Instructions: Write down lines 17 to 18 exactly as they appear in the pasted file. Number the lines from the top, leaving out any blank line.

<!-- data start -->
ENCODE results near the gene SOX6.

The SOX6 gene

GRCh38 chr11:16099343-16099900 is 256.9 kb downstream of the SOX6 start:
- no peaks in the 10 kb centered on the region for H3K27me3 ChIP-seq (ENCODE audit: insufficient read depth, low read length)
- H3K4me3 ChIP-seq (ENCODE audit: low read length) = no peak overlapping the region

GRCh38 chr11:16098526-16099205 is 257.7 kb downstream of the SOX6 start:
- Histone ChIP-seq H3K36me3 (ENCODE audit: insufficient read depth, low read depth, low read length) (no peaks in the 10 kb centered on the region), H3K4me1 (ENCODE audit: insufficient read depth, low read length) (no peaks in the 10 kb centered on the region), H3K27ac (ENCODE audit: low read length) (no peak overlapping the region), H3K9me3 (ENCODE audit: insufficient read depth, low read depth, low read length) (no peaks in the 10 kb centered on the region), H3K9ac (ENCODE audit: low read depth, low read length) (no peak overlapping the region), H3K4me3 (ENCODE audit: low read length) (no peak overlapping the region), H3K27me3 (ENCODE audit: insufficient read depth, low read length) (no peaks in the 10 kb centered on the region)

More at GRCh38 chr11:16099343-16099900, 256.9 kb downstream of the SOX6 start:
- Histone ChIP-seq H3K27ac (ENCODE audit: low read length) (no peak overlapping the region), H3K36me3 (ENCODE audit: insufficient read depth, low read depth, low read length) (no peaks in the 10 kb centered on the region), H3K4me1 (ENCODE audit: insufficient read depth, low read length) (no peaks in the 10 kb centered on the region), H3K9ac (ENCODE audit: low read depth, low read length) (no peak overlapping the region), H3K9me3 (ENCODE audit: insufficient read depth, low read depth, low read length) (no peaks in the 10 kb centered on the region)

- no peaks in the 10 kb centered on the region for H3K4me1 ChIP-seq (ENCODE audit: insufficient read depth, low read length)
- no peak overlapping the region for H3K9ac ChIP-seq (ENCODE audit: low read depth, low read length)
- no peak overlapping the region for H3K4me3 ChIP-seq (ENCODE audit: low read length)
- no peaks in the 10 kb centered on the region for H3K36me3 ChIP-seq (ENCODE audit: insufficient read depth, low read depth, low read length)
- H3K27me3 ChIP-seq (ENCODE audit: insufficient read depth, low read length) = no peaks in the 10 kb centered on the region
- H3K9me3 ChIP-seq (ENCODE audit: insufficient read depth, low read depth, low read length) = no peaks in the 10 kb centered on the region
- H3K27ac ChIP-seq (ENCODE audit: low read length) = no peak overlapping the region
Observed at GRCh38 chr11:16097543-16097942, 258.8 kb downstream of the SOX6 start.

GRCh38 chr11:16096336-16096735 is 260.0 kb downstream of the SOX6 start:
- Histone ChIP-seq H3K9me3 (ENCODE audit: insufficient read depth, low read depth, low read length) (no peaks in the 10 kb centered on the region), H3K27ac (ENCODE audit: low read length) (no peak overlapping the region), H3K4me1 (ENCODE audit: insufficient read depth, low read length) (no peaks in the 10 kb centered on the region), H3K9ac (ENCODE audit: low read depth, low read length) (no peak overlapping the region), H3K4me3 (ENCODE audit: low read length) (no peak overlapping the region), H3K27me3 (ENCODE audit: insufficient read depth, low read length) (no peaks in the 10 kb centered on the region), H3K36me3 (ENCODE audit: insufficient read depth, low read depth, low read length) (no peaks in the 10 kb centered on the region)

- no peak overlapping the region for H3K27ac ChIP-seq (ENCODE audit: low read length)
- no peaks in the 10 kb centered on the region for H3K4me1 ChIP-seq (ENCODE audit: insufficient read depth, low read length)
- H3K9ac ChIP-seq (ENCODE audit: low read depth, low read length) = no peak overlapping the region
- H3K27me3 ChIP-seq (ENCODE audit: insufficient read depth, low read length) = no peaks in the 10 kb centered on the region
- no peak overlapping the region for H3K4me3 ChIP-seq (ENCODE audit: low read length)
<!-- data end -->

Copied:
Observed at GRCh38 chr11:16097543-16097942, 258.8 kb downstream of the SOX6 start.

GRCh38 chr11:16096336-16096735 is 260.0 kb downstream of the SOX6 start: